Standing outside the Jan Smith Studio in Atlanta, GA, sweat drips from my brow. The sluggish and humid summer heat gives one no respite - it’s relentless, it's in your face and at the end of the day, it wears you down. Such is the intensity of a Southern summer and such is the intensity of a live metal show - rock n' roll is the trademark Southern American sound and metal is its fierce cousin that likes to party a little bit harder.
Rich “The Duke” Ward, acclaimed guitarist and mastermind behind the rap-metal fusion group Stuck Mojo and WWE Superstar Chris Jericho fronted heavy metal juggernaut Fozzy greet me at the door. "C'mon in," Ward says. "Great to see you." Now there's something that's understated with Mr. Ward that should see proper redress; Rich Ward is probably the nicest man you'll probably ever meet in rock n' roll. Kind, respectful as well as softly and intelligently spoken, Rich is one "helluva guy" or as we'd say in Australia, a "top bloke." (I kind of wanted to hug him a few more times after he gave me a man-hug as a greeting, to be quite honest.)
Walking past walls and walls loaded full with memorabilia, Rich leads me to a mixing studio, decked out with massive LCD screens, a full mixing desk and even more equipment with which to create that elusive "studio magic” for their follow up to 2004’s All That Remains, entitled Chasing the Grail. The title was not picked arbitrarily; both for the album and the lead song from the album (that sounds like Ozzy meets ZZ Top on steroids, incidentally) – it was product of a highly philosophical and introspective process from lead vocalist and lyricist Chris Jericho, as Rich enlightens us.
“It’s about the search for something we all ultimately want in life – which is purpose. The grander answers; not stuff like ‘how am I gonna make it this month, how am I gonna pay my rent, how am I going to get my kids to soccer practice on time,’ it’s a look at the grander scheme of things. It’s asking – ‘what am I supposed to do?’
“A lot of people go to prayer or meditation or whatever their comfort zones are when they look for those sorts of things. But then there are people that do not. They go through their whole life not caring about those sorts of things. They never have those moments of introspection asking ‘why am I here, what am I supposed to do, what talents and skills and gifts do I have and how do I focus those to be the best that I can be?’ That’s what the song is about, the quest for that. We thought it was a great constant theme for the album.”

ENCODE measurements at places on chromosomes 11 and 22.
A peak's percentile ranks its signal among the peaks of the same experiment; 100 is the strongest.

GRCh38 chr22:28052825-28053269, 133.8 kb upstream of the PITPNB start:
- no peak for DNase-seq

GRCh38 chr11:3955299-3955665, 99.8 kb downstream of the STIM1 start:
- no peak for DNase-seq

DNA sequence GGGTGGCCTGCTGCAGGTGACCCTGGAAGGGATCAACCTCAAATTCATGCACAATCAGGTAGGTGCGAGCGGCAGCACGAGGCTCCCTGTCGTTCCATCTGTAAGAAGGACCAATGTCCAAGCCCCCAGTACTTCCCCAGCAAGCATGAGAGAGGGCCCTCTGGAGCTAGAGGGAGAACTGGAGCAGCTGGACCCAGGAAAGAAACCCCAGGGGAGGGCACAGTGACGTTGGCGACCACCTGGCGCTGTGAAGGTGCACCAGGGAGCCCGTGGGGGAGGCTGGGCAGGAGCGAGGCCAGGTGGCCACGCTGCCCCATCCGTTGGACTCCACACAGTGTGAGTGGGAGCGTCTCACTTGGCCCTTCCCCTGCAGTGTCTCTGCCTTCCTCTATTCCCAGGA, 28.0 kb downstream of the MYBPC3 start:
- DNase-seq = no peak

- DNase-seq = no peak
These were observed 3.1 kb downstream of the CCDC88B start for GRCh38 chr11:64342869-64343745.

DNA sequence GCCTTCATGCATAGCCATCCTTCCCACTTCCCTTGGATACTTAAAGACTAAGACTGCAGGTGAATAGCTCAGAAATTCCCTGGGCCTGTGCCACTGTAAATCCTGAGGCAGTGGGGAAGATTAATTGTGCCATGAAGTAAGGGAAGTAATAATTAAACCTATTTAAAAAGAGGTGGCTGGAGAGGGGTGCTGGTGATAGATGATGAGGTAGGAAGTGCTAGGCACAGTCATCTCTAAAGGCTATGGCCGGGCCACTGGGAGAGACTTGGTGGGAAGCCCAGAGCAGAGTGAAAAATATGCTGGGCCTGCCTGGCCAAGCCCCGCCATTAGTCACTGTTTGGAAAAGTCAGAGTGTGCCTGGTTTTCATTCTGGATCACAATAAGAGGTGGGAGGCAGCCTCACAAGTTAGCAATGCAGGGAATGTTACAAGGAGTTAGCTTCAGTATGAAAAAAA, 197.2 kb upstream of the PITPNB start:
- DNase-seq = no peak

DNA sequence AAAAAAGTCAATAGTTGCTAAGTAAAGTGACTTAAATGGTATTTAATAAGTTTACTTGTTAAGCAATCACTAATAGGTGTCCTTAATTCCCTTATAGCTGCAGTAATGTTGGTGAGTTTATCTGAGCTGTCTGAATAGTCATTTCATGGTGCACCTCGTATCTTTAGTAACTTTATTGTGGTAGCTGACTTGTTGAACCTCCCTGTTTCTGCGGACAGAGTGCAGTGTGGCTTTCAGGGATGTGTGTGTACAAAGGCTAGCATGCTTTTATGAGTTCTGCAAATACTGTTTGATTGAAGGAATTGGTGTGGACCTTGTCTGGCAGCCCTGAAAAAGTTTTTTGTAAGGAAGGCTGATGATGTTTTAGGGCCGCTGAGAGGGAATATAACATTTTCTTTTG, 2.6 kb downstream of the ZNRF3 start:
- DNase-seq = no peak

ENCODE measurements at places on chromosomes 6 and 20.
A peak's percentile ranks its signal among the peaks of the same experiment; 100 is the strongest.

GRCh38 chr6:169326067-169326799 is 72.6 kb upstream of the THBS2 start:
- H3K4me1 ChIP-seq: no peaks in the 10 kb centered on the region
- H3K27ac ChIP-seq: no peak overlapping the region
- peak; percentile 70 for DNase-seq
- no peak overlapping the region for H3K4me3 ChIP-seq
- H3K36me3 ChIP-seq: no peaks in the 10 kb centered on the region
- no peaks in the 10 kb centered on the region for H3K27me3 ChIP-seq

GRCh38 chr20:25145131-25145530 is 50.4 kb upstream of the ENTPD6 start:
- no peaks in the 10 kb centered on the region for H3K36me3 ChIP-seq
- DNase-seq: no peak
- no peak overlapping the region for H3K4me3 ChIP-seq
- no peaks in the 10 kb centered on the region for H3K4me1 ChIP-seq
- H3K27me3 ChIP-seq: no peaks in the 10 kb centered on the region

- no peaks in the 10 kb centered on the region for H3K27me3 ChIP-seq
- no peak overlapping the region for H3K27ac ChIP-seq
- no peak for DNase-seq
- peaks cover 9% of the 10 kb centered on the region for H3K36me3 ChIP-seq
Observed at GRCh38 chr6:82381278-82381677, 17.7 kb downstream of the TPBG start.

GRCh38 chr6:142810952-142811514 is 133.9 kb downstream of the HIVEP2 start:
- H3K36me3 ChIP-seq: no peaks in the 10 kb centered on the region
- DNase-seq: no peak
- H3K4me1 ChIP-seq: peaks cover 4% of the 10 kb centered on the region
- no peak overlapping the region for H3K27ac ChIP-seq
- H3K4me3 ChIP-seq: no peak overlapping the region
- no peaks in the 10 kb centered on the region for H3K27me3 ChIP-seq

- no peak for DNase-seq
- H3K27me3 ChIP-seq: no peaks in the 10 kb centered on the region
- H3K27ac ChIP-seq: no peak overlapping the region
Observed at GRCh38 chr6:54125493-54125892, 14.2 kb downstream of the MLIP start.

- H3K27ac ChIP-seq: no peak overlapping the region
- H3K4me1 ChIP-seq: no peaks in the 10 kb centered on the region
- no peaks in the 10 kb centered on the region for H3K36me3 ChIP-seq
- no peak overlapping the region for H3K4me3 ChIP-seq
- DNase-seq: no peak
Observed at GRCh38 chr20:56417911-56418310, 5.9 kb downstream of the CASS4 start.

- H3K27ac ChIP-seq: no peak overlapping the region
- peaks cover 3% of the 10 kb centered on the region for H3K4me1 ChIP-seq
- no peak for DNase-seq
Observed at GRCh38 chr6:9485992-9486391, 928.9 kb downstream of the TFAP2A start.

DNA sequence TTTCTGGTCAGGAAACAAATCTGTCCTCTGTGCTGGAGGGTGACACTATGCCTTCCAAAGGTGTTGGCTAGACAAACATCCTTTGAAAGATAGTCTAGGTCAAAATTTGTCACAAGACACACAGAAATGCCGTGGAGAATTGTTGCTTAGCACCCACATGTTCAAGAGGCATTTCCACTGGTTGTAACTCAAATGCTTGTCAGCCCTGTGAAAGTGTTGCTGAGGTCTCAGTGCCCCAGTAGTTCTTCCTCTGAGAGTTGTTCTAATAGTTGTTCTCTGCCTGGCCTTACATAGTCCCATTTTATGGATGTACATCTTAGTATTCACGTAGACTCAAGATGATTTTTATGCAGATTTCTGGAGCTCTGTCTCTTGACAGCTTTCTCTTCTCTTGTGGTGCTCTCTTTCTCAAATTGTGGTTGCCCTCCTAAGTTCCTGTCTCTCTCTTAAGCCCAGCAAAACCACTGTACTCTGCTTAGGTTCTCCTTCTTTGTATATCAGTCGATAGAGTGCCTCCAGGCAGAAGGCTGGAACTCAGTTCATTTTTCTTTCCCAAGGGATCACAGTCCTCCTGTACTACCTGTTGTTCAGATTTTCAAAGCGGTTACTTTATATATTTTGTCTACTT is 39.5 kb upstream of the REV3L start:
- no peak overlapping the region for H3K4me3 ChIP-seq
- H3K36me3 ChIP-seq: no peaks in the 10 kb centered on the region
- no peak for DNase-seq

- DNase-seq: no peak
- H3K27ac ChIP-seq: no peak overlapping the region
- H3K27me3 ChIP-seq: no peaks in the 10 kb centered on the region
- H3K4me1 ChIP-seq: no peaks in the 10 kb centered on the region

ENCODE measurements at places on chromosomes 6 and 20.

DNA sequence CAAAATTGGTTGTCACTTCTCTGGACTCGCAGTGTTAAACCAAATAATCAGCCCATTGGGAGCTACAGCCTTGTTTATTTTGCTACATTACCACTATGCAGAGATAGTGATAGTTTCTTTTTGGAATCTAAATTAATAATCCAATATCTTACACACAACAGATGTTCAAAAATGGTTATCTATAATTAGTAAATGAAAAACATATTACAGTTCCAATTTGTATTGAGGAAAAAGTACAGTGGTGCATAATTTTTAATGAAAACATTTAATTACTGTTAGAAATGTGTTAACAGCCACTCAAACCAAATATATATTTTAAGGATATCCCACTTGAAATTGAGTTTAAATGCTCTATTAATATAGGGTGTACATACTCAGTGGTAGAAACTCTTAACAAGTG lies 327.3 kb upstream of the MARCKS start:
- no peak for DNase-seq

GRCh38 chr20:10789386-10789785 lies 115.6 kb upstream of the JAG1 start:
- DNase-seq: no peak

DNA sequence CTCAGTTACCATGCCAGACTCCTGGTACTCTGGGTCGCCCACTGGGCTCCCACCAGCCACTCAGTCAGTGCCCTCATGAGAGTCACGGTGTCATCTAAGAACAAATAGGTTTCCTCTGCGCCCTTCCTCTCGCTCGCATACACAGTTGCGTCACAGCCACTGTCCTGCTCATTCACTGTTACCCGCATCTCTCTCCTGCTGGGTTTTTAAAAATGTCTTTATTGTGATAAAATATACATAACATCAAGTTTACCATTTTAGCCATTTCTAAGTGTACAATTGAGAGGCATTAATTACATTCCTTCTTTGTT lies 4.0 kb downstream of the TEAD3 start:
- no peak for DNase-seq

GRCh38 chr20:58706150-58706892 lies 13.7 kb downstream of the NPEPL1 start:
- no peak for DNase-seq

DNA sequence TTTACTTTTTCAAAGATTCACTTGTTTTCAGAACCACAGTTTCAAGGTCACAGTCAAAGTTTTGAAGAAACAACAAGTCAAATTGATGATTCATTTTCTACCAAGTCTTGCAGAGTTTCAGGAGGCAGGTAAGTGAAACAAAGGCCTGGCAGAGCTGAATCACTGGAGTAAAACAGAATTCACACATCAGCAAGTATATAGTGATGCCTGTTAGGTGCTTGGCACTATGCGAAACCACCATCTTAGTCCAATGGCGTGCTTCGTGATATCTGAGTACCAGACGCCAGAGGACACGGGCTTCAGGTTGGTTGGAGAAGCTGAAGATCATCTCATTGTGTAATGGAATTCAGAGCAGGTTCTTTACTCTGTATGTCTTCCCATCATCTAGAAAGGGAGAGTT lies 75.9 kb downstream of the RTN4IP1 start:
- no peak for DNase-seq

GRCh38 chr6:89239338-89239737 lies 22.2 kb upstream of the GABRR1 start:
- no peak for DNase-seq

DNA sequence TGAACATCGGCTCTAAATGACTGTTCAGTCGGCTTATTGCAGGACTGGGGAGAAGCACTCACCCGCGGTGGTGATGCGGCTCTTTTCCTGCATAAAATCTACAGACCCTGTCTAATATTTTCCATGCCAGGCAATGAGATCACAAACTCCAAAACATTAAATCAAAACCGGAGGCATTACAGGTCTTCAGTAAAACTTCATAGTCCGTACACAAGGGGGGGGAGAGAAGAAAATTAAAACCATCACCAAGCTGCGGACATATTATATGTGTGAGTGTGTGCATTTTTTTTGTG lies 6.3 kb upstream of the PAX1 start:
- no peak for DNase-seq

And Chasing the Grail, set to be released tentatively early in 2010, will notch up the sixteenth studio record for Ward, another record driven by his hunger for challenges and thinking outside the square. Fans can expect moods atypical for Fozzy; with one particular track - New Day’s Dawn - evoking a melancholic feel, teeming with sprawling orchestral strings and gothic vocal touches. It’s a special love of Ward’s, affording him an opportunity to reach for something just beyond his musical grasp.
“It’s not easy to write songs like [New Day’s Dawn]. It’s easy to write the big riffs, you know, the faster, huge grooves and stuff. That’s what I’m good at. Chris is great at the aggressive, ‘yeah yeah yeah!’ kind of vocals. You really try to write a little bit outside of your comfort zone because it’s nice to mix it up a bit.
“I mean, you don’t want to do a whole album like that because as a fan, it’s always nice to have your comfort stuff; something familiar – like Mac n’ cheese. But once in a while, as a side item, you want to try something new and interesting. I mean, if you put out the same album as before, fans have a tendency to say ‘this isn’t anything new,’ while if you do something completely different, fans are upset about that too.
“There’s a fine line you have to walk between deviating from the course and staying on it.”
But Fozzy fans shouldn’t despair; Ward assures fans that despite some experimentation and boundary pushing, the album will be chock full of that ‘comfort stuff.’
“Oh, there’s plenty of heavy stuff,” Rich says, visibly excited to share his passion. “The album is much heavier. It’s a much more aggressive album.” Rich pauses, reflecting briefly before taking a different tack.
“You can’t second guess things. You write songs. We don’t have meetings. We don’t ask ourselves, ‘Should this song go on the album?’ We just write the album. It is what it is. It’s like an extension of ourselves. There’s never a meeting with management or the record company or whatever; these are the songs. And like anyone, you hope that your fan base and the press love it because it’s always nice to get confirmation that you’re doing things that people gave you the thumbs up on.”
The album might just get some of those vaunted thumbs up by harnessing the boys at their best; firing on all cylinders and channeling their childhood loves through a metallic lens, as Rich tells us.
“Chris is at his best when he’s cranky and in your face and pissed off. So we get him to focus on his vocals when he’s doing that stuff. But then sometimes we step back and say ‘OK, lets try and have some fun here and try some different things.’ One song [on the album] is called Broken Soul; it sounds like Fozzy meets Lynyrd Skynyrd. It’s a great throwback to old Bad Company tunes. People would expect that because I live in Atlanta…and that’s what I grew up on. Ted Nugent, ZZ Top, AC/DC. Those are the bands that really influenced me, as well as [Iron] Maiden and [Judas] Priest, Ozzy [Osbourne], Accept and Whitesnake and so on.
“I was never really into metal until Slayer came out and I went ‘Oooh!’ I also heard Ride the Lightning first; Among the Living by Anthrax changed my life. Chaos A.D. by Sepultura; those albums made me think of metal differently. When Cowboys from Hell came out that was obviously another watershed. Chris is the same; we grew up on the same kind of bands. But as a ‘Southern Boy’ I’m much more into vibe than technical prowess.”